The Chancellor, George Osborne, has signalled his intention to reform Britain's over-complex tax system with the creation of a new panel of experts charged with making the regime less complex.
The new Office for Tax Simplification (OTS) will write two reports for the chancellor; one on tax reliefs in the autumn and one on business taxes before next spring's budget.
John Whiting, a former tax partner at PricewaterhouseCoopers, and Michael Jack, financial secretary to the Treasury in John Major's government, will form an unpaid two-person board with a remit to make the tax system simpler for individuals and firms. "HM Revenue & Customs are doing some initial work on [IR35], but our target is to come up with recommendations in time for the Budget next year," he said.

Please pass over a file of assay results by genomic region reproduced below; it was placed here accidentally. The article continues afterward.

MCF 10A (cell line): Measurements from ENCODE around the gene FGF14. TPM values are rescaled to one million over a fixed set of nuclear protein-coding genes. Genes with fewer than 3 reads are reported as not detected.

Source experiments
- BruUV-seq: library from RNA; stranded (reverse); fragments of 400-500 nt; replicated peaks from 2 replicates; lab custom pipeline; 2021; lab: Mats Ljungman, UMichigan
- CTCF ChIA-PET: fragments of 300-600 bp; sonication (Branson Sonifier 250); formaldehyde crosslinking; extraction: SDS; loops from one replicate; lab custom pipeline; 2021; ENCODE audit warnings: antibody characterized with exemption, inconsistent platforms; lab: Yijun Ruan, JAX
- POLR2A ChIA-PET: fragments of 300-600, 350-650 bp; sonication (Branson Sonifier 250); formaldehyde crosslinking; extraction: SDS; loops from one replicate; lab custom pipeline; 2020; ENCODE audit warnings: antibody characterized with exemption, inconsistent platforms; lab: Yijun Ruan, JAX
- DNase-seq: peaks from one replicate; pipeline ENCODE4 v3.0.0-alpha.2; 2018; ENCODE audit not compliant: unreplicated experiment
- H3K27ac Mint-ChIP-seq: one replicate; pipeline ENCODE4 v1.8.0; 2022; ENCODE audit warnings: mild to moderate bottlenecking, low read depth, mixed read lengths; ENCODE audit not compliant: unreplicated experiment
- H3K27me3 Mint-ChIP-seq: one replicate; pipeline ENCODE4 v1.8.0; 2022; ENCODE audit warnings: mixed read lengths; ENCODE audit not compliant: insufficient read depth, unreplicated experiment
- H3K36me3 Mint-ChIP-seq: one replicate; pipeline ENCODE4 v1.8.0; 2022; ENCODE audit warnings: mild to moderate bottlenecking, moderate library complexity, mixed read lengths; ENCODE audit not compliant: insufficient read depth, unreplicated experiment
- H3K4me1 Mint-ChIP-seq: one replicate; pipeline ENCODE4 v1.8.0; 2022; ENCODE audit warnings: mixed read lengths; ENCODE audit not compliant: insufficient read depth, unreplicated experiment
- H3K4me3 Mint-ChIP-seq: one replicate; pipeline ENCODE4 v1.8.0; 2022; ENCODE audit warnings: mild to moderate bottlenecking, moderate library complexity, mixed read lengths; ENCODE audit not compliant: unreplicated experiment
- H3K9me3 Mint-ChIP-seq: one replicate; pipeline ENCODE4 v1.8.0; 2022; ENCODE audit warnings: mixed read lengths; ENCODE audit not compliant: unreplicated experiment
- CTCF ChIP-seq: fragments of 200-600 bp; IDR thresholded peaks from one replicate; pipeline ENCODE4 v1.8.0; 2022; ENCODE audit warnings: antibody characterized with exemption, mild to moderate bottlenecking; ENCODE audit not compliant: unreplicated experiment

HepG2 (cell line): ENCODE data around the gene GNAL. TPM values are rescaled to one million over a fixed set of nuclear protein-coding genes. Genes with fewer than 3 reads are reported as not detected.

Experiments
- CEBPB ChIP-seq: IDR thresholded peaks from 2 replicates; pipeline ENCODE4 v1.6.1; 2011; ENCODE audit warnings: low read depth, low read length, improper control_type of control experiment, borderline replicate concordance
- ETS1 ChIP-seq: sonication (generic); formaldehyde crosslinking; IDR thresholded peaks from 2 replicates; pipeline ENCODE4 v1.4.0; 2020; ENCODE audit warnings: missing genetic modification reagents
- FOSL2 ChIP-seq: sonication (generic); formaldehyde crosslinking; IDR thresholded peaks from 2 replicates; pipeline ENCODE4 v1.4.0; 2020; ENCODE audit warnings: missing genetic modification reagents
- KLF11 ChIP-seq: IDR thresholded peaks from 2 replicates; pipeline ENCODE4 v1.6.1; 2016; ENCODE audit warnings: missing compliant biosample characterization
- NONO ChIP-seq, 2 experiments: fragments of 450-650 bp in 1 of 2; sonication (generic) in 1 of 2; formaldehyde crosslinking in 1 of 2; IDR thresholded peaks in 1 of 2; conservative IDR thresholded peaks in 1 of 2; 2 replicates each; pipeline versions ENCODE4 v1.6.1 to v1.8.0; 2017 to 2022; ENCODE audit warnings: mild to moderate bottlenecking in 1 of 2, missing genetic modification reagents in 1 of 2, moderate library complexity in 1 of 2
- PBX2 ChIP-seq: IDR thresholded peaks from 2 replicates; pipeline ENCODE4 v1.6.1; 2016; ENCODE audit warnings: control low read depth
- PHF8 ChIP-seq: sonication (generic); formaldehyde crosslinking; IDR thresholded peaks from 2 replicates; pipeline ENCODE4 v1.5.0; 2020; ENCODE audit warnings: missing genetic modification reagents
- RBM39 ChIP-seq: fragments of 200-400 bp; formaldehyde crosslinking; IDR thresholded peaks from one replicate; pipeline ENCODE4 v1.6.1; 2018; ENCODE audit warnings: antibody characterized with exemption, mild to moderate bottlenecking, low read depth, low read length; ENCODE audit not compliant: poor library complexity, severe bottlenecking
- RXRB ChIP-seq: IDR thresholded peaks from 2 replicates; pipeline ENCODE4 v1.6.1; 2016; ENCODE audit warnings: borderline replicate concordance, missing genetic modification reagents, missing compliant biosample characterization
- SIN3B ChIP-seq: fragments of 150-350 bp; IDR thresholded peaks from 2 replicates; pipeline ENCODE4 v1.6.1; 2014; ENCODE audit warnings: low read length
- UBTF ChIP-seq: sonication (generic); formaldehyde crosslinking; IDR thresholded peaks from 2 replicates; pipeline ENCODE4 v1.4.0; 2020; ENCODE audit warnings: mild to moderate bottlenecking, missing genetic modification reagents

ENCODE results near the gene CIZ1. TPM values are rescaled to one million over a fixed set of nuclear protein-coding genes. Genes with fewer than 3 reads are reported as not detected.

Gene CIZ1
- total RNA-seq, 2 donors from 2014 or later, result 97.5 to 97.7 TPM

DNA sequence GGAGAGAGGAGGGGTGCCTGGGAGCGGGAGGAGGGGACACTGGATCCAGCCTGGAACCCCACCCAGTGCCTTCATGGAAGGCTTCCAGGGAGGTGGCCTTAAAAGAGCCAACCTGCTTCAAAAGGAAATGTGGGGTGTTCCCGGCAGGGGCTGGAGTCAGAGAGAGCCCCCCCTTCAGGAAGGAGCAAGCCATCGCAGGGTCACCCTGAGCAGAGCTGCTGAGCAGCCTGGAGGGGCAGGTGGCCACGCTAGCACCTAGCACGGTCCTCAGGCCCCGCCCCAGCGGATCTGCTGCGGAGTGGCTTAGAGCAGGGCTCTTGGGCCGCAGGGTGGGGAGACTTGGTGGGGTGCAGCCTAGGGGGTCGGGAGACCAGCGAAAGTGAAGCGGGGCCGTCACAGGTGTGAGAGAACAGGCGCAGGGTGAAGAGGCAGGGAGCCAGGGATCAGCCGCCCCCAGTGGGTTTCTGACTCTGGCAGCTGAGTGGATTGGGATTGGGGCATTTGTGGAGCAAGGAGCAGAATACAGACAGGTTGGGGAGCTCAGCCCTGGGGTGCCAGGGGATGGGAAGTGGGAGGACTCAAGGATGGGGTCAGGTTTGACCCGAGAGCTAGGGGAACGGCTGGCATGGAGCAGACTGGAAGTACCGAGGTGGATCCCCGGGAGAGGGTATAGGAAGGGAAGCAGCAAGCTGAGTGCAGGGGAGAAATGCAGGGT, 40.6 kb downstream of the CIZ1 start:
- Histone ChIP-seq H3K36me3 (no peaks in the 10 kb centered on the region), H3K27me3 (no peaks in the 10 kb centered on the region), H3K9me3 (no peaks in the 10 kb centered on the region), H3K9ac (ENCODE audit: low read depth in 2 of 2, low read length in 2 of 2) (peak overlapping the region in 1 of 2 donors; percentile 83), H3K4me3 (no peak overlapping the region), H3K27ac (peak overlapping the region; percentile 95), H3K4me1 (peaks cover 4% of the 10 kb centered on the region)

Mr Osborne is keen to pay for tax cuts by removing tax reliefs but is also convinced that the doubling of the UK tax code to 11,000 pages under Labour added to business costs and affected Britain's attractiveness to global companies. The Treasury said that there were about 400 tax reliefs for the OTS to study. "The previous government made up tax policy on the hoof. They set up a new tax, which had to be corrected. Then there were avoidance issues," a Treasury source said.